5 things you can do in the time it takes to complete Dying Light 2

Ever wanted to head into space or become a doctor? Now's your chance.

Five. Hundred. Hours. That’s how long developer Techland reckons Dying Light 2 will take to fully complete. It’s a staggering, almost laughable figure, at least going by the response online to Techland’s announcement. 

But along with begging more than a few questions as to the worth of your time and what value for money actually means, it also got us thinking. What else could we do in 500 hours? If you decide to forgo parkouring through the zombie apocalypse for more than 5% of the entire year, here are several other (and likely more impressive) feats you could achieve.

5 things you can do in the time it takes to play Dying Light 2
It's been scientifically confirmed that kicking people off rooftops gets dull after 200 hours. 
© Techland

Run 100 marathons

Top athletes can run a marathon in just two to three hours. We’re not top athletes, but working at a beginner’s average of around five hours per run, that means we could just about squeeze 100 marathons into Dying Light 2’s proposed completionist playtime. Sure, going back to back would almost certainly kill us, but that’s probably a preferable way to go than our brains melting from 20 sleepless Earth rotations spent snagging collectables on our TV screen. If you can keep up that speed you’ll go a bit further than from Warsaw to Madrid, too. Try New York to Los Angeles.

Complete the entirety of Final Fantasy 14 and its expansions

dying light 2 500 hours Five things you can do instead
Endwalker? Barely the blink of an eye for a Dying Light 2 enthusiast. 
© Square Enix

That’s according to How Long To Beat, anyway. Stop yourself from wandering off to pet every chocobo you see and you should be able to blitz through the MMO’s main storyline and all released expansions in a breezy 478 hours. Clearly MMO fans lack the dedication Dying Light 2 requires.

Fly to the moon and back (then do it again)

It took 109 hours from launch for the Apollo 11 crew to set foot on the surface of the moon. A total of 195 hours had passed by the time they splashed back down on Earth. Complete your astronaut training and time your lift off just as someone boots up Dying Light 2 and you could comfortably make the trip. You’d have time enough to enjoy 20 hours of lunar laughs, make the entire return trip, and then strap into a second rocket to do it all over again. Skip the landing and you could be orbiting the moon in just three days. That leaves plenty of time to complete several shorter games on the Switch you’ve obviously packed for the ride.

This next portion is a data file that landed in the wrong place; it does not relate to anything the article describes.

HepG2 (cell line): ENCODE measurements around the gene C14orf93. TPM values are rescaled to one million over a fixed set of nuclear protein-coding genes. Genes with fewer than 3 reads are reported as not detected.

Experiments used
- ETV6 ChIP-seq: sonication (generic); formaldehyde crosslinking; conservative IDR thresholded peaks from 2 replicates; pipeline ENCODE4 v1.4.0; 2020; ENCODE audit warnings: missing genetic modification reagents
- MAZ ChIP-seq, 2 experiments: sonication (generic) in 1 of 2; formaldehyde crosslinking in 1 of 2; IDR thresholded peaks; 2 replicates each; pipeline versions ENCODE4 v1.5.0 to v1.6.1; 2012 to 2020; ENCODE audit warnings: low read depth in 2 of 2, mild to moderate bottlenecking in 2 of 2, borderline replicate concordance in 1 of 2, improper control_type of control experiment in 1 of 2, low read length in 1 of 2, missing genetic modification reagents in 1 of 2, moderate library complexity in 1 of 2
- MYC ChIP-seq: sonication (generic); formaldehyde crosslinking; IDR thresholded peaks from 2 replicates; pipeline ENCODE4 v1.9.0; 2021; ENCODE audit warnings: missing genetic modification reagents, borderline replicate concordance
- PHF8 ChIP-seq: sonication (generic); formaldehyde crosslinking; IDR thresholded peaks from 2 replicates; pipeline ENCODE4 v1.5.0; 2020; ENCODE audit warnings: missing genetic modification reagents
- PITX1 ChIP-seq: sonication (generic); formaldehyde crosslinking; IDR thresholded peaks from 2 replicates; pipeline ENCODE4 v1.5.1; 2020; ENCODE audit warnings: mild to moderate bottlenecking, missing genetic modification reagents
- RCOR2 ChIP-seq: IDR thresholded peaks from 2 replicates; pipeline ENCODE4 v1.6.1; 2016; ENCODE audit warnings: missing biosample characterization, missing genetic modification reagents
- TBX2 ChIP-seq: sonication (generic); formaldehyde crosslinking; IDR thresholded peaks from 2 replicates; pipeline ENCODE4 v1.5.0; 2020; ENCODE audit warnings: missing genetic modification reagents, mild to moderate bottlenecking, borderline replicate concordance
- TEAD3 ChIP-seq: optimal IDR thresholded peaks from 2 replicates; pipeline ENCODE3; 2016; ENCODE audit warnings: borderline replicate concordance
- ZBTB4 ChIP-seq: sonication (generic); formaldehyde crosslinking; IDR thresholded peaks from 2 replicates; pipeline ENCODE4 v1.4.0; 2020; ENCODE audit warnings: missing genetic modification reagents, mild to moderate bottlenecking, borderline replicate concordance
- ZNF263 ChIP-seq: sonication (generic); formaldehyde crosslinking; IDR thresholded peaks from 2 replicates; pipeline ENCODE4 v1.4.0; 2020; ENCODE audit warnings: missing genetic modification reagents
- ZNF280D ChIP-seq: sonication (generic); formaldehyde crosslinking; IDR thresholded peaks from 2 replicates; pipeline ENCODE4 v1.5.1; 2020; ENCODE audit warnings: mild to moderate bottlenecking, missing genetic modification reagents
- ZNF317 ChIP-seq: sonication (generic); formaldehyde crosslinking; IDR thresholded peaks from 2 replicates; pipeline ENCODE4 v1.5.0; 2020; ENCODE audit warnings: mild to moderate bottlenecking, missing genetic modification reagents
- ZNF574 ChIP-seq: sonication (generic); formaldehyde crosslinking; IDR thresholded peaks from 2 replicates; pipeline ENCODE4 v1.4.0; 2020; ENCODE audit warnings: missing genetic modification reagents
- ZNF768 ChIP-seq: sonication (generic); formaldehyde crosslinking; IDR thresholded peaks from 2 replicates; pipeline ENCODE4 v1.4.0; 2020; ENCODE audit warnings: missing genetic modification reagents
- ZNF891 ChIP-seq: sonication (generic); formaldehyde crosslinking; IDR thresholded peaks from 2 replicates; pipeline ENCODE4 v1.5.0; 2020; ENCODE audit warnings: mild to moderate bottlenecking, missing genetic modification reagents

Earn a PhD

In the United States, you’ll need a minimum of 120 contact hours to earn a bachelor's degree. For a master’s course, you can toss another 60 on top. Go full galaxy brain to reach the heights of a PhD, and you’re looking at a minimum of 120 hours more. That means you could, technically, scrape through the full higher education programme, force everyone to call you a doctor, and still be able to watch your friend killing zombies for 200 hours. The jury is still out on which would be a more gruelling task.

dying light 2 500 hours alternative things to do
One of these men earned a Doctorate, the other played Dying Light 2 for 500 hours. We'll let you figure out which is which. 
© Techland

Build a 57-storey skyscraper

Provided you’re the head of Broad Sustainable Building, that is. Back in 2015, the Chinese construction company famously whipped up a skyscraper in just 19 days. The building contained 800 apartments and office space for 4,000 people. But we’re pretty certain that no one has ever done a dramatic wall run down the side to kick a zombie in the face, so there’s that. 

Will you be spending 500 hours in Dying Light 2, or do you have any goals of your own to tick off in all that time? Have your say in the comments below!

Additional contributions were made by AllGamers editor in chief Chris Higgins.

Associate Editor

Henry Stenhouse serves an eternal punishment as the Associate Editor of AllGamers. He spent his younger life studying the laws of physics, even going so far as to complete a PhD in the subject before video game journalism stole his soul. Confess your love of Super Smash Bros. via email at henry.stenhouse@allgamers.com, or catch him on Twitter.

Load Comments

Storage

Shop Now

Nintendo Products

Shop Now